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In "Trace," Archer Mayor's 28th Joe Gunther novel in 28 years, the three hard-working detectives of the Vermont Bureau of Investigation are faced with three complicated cases at a time when they are left without their trusty leader. Joe is in St. Louis, having volunteered to take his mother, ailing with Lyme encephalitis, to a special rehabilitation hospital. And wouldn't you know it, as soon as he's on the plane with Mom, the new complicated cases hit the fan and off goes the VBI in hot pursuit.

Don't get me wrong. I've been an avid Gunther/Mayor fan since the beginning of this series as Joe has moved steadily from the Brattleboro Police Force to the VBI, accumulating his tight group of regular detectives, Willy Kunkle, Sammy Martens, and Lester Spinney, along the way. Over the years, there have been some interesting developments among this cast of characters, primarily the relationship between Willy and Sammy that has resulted in little Emma, and Joe has had a series of love interests, but change and character development have not been major emphases. Similarly, while one of the VBI detectives has occasionally taken a trip to New York City or Springfield, Mass., in pursuit of justice, they largely stick to Vermont, and let's face it, Vermont is a small state with a limited population that can be somewhat constricting in terms of sustaining a long series of detective stories. Again, in the past Mayor has proven to be creative in his use of contemporary events, working Hurricane Irene into a prior book.

Which brings me to Trace, a tale which appealed to me at least in part because the early action takes place in my own next door neighboring town of Windsor at the railroad tracks and depot restaurant where I have taken my 3-year-old grandson to watch the train and wave to the conductor. Despite that, however, I found my attention wandering as Willy chased down a bad guy who was defrauding the U.S. military based on three bloody teeth and a burned lithium battery found on the tracks by a young child. Sammy's pursuit of a bad guy who had murdered a young African-American woman who had fallen in with an abusive Albany lobbyist was even more of a stretch for my attention. Lester, on the other hand, showed the usual detailed Mayor police procedural creativity and energy in his re-opening an old cop killing case which had appeared to be straight forward. Even without Joe's presence and avuncular help, all three cases are solved, and the bad guys (or in one case bad gal) are brought to justice.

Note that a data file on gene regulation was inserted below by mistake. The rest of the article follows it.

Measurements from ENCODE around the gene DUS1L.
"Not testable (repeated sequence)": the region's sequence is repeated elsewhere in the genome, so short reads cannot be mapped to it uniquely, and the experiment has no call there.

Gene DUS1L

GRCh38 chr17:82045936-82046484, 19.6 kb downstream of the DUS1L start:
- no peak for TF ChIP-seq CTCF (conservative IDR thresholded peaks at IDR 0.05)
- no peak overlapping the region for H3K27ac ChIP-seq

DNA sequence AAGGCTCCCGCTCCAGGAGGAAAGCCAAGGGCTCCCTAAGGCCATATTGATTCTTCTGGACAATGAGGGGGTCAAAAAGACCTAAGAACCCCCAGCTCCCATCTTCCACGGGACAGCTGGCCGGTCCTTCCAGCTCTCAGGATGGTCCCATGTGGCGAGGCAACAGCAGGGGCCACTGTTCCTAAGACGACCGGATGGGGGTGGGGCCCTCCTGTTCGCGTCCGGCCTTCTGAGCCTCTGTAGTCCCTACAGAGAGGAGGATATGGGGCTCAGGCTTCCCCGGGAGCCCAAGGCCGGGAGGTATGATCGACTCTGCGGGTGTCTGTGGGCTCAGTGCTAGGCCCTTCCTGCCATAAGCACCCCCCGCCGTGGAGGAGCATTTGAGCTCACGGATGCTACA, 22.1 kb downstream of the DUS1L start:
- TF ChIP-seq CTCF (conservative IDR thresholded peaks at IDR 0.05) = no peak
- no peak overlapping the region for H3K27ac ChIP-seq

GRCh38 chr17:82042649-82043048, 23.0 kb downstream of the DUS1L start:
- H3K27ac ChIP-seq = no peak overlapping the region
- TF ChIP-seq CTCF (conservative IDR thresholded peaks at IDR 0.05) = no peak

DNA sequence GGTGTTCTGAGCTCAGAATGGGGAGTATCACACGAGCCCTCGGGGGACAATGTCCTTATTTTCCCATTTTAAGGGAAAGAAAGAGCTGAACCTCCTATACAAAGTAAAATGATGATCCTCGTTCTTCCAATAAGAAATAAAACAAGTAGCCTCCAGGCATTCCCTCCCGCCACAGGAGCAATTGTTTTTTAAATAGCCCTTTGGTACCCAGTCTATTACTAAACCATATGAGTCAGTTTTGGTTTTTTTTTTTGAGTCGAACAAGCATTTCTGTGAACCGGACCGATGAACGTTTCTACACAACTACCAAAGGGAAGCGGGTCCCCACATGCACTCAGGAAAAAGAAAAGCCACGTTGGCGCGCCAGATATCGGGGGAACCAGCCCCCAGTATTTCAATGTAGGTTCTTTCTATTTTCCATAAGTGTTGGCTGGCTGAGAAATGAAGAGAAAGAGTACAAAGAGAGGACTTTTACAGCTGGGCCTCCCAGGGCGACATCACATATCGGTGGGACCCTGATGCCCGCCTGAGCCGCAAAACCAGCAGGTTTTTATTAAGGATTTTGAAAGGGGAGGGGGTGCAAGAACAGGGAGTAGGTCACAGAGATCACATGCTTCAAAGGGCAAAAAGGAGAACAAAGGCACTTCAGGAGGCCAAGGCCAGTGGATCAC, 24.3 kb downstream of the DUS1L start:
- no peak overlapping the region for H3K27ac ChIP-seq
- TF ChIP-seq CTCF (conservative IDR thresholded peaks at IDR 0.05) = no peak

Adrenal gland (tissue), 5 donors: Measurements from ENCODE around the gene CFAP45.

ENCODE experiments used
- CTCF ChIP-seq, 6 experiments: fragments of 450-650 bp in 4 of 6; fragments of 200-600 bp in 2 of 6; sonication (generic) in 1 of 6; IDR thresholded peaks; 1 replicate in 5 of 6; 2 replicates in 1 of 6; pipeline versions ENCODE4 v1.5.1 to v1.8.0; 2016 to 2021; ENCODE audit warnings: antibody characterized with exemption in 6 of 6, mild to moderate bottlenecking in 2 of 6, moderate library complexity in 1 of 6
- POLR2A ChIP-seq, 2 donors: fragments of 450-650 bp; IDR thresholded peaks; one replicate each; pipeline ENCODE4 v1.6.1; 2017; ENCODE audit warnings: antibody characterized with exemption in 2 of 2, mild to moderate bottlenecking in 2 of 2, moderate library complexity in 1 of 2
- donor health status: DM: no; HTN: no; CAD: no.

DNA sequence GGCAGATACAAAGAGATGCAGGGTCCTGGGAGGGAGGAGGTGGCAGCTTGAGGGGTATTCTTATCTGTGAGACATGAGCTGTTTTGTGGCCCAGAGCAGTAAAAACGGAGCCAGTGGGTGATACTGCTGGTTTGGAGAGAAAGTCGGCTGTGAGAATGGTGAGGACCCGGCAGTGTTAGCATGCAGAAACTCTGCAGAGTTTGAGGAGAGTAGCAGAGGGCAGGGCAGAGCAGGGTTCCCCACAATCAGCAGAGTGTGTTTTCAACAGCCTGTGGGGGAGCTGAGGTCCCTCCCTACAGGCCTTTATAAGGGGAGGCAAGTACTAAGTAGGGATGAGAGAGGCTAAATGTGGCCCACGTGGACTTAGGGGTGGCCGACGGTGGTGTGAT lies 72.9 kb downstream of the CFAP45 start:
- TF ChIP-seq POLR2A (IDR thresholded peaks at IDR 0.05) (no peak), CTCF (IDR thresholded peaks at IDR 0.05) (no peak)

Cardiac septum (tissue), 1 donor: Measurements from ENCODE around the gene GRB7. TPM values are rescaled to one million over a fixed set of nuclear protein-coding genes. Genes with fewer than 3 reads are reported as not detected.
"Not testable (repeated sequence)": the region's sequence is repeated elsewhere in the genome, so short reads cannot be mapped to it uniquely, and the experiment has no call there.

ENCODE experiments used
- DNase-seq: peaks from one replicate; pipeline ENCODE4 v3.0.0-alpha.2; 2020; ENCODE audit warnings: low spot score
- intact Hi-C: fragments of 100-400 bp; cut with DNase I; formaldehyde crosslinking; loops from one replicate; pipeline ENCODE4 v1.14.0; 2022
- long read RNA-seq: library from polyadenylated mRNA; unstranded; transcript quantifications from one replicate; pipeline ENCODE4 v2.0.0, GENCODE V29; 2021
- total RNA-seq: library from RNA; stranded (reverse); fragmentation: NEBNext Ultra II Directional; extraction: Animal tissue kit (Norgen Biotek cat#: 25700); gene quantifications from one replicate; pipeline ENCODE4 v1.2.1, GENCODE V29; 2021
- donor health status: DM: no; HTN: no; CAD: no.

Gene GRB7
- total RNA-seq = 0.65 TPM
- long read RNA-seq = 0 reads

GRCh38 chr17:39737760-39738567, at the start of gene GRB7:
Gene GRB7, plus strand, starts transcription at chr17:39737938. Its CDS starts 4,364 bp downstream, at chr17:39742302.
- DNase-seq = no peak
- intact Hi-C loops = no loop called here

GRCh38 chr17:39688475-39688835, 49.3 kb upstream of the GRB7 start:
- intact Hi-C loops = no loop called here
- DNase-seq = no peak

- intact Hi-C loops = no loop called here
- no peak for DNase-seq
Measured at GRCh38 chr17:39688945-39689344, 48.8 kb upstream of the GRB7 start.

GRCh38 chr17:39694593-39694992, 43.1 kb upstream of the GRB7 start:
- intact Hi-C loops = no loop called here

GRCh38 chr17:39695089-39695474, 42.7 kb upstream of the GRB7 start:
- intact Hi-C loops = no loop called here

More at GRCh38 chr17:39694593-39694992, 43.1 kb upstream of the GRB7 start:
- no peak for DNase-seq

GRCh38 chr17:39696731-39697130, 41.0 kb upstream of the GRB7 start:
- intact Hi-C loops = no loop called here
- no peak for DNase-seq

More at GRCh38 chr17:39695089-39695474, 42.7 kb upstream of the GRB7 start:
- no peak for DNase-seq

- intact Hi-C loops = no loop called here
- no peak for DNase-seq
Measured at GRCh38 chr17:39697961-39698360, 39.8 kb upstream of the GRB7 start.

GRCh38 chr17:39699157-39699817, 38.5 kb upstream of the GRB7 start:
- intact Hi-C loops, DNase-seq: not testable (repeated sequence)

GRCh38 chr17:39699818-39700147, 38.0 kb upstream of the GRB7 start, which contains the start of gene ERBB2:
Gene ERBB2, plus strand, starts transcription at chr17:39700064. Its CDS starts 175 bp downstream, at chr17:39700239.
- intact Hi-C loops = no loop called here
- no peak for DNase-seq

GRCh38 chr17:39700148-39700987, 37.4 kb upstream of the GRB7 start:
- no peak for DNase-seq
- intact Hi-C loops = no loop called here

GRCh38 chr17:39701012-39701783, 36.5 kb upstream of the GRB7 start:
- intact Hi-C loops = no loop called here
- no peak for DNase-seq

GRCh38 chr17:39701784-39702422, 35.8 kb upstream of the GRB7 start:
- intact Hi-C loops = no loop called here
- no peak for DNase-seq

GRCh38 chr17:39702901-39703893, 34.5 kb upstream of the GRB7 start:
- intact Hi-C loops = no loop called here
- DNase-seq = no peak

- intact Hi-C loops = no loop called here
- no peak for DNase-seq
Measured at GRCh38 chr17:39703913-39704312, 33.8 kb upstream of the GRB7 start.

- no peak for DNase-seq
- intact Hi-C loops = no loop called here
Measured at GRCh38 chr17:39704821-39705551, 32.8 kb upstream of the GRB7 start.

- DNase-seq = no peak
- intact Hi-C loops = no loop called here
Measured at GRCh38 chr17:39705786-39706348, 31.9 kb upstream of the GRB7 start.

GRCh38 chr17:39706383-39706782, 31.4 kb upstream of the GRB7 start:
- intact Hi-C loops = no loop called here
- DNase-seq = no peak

Meanwhile, Joe spends nearly the whole book in St. Louis with Mom, who showed rather miraculous spunk in rapidly bouncing back from what should have been a long drawn out recovery from Lyme. I was also somewhat incredulous at the ability of Dartmouth-Hitchcock Medical Center to transfer her within hours of admission to an out-of-state rehab institution with no hitches about referral, insurance, delays in lab results, and the inevitable slow grinding of the medical system wheels, but that's the author's prerogative. I think, however, that this device to get Joe out of town was an unnecessary stretch. How about just having Joe take a much-deserved vacation in Antarctica where he can't just return immediately?

The bottom line for me is that after 25-plus years of thoroughly enjoying Joe and his VBI colleagues, it felt in Trace that Archer Mayor and/or Joe Gunther might be running out of gas. This phenomenon is not unusual in long-running detective series. Sue Grafton is staggering towards the finish line of her alphabet series with private investigator Kinsey Milhone, having just published "Y is for Yesterday." Some of the late letters in the alphabet mystery series have paled compared to "A is for Alibi," which appeared 35 years ago! Another favorite of mine among detective series writers is Michael Connelly who finally had Harry Bosch of the LAPD retire after nearly 30 books in 25 years. Connelly then wrote a wonderful book "The Late Show" that features a new detective, Renee Ballard, who promises to be a keeper for years and volumes to come. Harry Bosch is evidently scheduled to return in a new book scheduled for release in late October, but Connelly's writing about his new character has a freshness and zing lacking in his recent Bosch books.

I love the humanity, creativity, and pace of Mayor's writing, and who could ask for a better backdrop than Vermont? But I think it's time to have Joe, Willy, Sammy, and Lester ride off into the sunset on Route 9 and bring in some new blood. It would be a shame for Vermont to lose its niche in the Mystery section of our favorite bookstores. Mayor still has the stuff to give us an annual delight, though I hope it might be a bit different in the future.

Michael F. Epstein is a retired physician who reads and writes in Brownsville, Vermont and Cambridge, Mass. He can be reached at


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